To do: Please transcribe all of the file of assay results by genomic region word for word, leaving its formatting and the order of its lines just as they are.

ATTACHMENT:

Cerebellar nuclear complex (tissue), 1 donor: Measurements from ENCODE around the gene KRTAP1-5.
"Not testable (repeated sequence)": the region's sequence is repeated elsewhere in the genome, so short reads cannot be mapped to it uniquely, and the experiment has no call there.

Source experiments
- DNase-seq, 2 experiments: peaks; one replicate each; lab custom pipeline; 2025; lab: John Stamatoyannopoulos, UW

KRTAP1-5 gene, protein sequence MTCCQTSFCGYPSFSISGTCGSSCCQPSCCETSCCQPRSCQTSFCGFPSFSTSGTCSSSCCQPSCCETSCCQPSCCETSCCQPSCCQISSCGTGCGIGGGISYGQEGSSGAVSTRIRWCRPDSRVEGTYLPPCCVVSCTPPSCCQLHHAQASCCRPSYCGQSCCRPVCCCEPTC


Cerebellar nuclear complex (tissue), 1 donor: Measurements from ENCODE around the gene KRTAP1-5.
"Not testable (repeated sequence)": the region's sequence is repeated elsewhere in the genome, so short reads cannot be mapped to it uniquely, and the experiment has no call there.

Source experiments
- DNase-seq, 2 experiments: peaks; one replicate each; lab custom pipeline; 2025; lab: John Stamatoyannopoulos, UW

KRTAP1-5 gene, protein sequence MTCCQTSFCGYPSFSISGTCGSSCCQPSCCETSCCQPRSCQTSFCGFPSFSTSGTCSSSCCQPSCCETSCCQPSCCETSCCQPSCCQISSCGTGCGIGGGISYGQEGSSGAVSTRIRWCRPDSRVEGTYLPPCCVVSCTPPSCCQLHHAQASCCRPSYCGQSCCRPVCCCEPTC